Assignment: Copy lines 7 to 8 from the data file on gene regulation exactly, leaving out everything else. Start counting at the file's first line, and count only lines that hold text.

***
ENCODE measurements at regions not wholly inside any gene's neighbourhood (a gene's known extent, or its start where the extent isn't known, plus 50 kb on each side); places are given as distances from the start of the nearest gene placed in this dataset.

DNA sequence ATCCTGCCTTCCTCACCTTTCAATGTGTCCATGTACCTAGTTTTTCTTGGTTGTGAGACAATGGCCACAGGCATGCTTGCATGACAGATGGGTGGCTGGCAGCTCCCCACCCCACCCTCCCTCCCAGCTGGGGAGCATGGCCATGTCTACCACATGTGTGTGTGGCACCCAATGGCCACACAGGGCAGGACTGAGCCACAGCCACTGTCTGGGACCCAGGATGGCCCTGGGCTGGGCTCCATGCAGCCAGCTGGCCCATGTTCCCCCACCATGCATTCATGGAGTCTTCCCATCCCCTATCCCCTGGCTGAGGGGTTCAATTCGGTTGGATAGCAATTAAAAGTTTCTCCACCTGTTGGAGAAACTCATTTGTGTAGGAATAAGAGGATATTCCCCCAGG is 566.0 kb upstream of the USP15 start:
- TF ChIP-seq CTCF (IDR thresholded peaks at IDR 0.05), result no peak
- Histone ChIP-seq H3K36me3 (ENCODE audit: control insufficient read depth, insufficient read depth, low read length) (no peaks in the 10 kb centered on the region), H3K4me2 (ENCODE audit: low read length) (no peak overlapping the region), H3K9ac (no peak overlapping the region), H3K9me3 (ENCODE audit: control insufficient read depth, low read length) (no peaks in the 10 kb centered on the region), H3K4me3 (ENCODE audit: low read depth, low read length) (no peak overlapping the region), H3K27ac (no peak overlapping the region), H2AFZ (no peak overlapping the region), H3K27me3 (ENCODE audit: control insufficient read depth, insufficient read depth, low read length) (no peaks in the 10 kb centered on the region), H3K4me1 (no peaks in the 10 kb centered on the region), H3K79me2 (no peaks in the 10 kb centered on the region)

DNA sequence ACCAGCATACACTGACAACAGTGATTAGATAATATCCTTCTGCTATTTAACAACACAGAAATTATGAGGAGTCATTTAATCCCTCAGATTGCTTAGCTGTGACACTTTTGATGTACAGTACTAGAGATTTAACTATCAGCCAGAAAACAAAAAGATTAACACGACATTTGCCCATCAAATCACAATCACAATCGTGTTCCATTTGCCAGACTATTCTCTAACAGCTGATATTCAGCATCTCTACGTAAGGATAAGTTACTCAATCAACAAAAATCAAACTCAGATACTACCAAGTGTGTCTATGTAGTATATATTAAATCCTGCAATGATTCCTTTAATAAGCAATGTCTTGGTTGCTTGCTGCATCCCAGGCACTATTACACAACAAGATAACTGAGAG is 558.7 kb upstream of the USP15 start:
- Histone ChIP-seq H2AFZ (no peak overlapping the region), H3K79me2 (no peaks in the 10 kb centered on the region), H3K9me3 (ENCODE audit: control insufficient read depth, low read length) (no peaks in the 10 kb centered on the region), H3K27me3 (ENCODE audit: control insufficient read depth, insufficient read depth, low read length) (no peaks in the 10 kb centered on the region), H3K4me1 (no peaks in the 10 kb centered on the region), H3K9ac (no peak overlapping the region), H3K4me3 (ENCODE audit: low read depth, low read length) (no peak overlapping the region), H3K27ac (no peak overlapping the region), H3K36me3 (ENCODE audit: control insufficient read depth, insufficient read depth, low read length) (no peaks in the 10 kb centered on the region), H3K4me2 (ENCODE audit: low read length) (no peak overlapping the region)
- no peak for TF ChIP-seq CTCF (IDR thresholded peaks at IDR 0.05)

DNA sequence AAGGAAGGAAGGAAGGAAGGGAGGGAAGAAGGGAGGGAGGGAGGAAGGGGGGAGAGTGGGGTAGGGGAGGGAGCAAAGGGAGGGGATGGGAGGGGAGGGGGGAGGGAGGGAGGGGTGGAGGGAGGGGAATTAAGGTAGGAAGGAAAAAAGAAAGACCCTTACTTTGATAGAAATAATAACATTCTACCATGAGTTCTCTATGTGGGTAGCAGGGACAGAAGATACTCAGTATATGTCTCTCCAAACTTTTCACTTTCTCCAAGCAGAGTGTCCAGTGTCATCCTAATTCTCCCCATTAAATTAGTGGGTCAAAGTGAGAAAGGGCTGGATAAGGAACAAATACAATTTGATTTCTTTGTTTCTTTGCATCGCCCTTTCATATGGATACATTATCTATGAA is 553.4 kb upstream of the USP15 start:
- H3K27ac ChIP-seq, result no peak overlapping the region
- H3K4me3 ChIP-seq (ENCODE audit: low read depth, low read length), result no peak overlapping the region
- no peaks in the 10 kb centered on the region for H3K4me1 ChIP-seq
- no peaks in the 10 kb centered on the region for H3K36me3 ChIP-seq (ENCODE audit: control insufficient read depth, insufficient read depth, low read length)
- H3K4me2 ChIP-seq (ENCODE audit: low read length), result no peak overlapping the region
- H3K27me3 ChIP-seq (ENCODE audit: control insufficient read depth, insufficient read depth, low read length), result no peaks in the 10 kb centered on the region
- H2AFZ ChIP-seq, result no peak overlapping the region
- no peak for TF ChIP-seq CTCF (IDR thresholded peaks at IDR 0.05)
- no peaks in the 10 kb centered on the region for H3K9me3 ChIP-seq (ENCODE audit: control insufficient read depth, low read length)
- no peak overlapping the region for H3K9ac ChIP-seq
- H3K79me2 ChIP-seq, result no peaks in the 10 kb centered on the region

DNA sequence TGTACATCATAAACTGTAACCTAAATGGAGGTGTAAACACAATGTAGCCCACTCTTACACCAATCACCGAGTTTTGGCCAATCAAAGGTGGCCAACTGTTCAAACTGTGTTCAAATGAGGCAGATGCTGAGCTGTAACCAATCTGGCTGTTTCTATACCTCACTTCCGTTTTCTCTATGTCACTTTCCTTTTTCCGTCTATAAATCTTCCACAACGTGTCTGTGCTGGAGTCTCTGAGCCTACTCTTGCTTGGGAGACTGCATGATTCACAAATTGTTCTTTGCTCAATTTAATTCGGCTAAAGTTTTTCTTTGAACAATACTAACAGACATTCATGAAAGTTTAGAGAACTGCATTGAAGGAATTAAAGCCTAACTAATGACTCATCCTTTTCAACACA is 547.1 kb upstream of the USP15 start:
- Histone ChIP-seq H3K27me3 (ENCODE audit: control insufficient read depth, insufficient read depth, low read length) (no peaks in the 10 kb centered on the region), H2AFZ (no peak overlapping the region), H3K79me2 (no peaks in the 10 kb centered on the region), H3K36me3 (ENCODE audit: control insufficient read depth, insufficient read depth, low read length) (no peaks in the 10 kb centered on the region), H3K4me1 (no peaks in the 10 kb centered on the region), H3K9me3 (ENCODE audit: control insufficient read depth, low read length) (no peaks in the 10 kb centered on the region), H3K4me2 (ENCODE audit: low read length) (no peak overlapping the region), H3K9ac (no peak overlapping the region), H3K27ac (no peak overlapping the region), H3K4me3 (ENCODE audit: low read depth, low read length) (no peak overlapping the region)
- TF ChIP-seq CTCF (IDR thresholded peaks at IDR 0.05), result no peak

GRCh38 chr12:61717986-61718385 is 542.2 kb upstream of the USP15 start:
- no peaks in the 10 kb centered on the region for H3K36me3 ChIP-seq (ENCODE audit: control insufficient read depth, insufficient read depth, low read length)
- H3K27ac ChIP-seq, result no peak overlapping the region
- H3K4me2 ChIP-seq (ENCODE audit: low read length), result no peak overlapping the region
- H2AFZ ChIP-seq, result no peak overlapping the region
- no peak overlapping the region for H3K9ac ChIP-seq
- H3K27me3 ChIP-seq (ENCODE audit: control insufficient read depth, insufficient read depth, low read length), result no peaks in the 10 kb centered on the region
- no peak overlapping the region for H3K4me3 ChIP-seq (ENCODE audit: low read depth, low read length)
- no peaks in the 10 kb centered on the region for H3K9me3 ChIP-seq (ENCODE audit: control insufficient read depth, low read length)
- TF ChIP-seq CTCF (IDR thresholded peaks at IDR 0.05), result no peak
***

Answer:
- no peak for TF ChIP-seq CTCF (IDR thresholded peaks at IDR 0.05)

DNA sequence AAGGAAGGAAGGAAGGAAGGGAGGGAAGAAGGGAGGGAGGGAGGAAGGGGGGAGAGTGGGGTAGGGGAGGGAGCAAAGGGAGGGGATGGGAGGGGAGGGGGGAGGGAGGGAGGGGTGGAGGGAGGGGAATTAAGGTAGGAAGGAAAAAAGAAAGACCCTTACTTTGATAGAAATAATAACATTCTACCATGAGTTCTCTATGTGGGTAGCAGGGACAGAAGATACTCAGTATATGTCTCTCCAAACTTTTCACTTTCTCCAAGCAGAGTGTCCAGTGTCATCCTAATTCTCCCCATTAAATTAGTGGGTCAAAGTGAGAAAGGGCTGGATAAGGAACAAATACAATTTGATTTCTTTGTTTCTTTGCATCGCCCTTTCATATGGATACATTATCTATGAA is 553.4 kb upstream of the USP15 start: